Exploring the factors that influence the cybersecurity behaviors of young adults

Marfua Alanazi, Mark Freeman, Holly Tootell

Research output: Contribution to journalArticlepeer-review

17 Citations (Scopus)

Abstract

Young adults aged between 18 and 30 are likely to encounter increasing cyber threats. Understanding the cybersecurity behaviors of young adults, and identifying the measures and factors that can help reduce cyber threats is thus crucial. Since the existing studies have not sufficiently explored these factors, this study adopted a socio-behavioral perspective. It employed the primary constructs of the theory of planned behavior (TPB) with other factors, including perceived awareness and knowledge of cyber threats, to predict young adults' behavioral intent to practice cybersecurity behaviors. Data were collected from a random sample of 1581 young adults studying at Technical and Vocational Training Corporation (TVTC) colleges in Saudi Arabia through an online survey and were analyzed using the least-squares partial structural equation modeling (SEM). The results revealed that attitude (ATT), subjective norm (SN), and perceived behavioral control (PBC) strongly influenced young adults’ intentions to practice cybersecurity behavior (IPC). Also important for IPC was the perceived awareness of the consequences of the risks of cyber threats and the need for cybersecurity behavior (PCST). Moreover, while PCST and IPC were directly related to practicing cybersecurity behaviors, PBC was not. Future studies may benefit from examining cultural, and socio-demographic aspects that may influence CSB.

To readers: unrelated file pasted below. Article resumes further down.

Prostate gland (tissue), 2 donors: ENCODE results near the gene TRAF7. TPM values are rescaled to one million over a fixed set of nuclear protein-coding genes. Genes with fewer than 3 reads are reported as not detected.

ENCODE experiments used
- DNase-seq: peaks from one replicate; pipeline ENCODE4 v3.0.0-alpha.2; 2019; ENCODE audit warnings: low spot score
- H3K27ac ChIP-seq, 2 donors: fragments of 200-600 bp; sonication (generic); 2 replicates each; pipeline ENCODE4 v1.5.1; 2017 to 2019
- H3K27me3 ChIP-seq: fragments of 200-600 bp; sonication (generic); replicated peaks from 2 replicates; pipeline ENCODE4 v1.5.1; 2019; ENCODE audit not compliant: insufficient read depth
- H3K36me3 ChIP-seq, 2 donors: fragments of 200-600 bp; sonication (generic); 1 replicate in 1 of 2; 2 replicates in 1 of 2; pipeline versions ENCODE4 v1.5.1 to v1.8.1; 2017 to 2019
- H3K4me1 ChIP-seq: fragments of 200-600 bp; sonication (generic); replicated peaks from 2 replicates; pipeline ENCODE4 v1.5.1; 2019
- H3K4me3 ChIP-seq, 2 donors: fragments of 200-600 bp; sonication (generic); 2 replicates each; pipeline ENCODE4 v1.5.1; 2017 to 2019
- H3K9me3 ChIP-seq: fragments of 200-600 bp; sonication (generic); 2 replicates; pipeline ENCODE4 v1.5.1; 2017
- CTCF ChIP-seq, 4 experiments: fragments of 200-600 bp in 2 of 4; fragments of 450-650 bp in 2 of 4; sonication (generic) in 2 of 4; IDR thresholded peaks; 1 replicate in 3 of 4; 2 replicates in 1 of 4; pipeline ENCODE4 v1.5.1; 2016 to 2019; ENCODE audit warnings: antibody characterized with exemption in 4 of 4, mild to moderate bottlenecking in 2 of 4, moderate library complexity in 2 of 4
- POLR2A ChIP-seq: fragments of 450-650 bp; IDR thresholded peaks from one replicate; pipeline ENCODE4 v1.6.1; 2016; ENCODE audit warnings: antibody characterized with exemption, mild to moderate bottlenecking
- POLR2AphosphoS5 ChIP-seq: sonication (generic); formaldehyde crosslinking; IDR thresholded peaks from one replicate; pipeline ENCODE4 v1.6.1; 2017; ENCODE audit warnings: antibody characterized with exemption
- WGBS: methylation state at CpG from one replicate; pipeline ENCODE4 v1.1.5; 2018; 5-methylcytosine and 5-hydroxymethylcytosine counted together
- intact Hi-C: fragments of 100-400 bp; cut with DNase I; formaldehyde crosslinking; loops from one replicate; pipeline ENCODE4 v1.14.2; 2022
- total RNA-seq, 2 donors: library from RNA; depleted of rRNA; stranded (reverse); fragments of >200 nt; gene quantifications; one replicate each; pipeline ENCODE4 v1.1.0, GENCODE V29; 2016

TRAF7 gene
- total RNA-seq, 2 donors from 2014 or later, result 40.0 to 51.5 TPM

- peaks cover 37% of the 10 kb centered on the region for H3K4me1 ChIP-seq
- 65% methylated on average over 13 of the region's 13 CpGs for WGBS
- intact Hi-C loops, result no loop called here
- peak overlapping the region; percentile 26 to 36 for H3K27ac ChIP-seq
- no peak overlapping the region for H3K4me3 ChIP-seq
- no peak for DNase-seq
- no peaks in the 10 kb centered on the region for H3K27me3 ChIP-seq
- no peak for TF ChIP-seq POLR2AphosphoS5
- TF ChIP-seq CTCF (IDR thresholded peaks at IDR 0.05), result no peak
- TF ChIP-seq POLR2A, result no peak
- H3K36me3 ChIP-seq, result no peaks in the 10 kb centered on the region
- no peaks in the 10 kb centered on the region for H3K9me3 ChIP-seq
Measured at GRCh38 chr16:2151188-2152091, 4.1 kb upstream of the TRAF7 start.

Original languageEnglish
Article number107376
Pages (from-to)1-14
Number of pages14
JournalComputers in Human Behavior
Volume136
DOIs
Publication statusPublished - Nov 2022
Externally publishedYes

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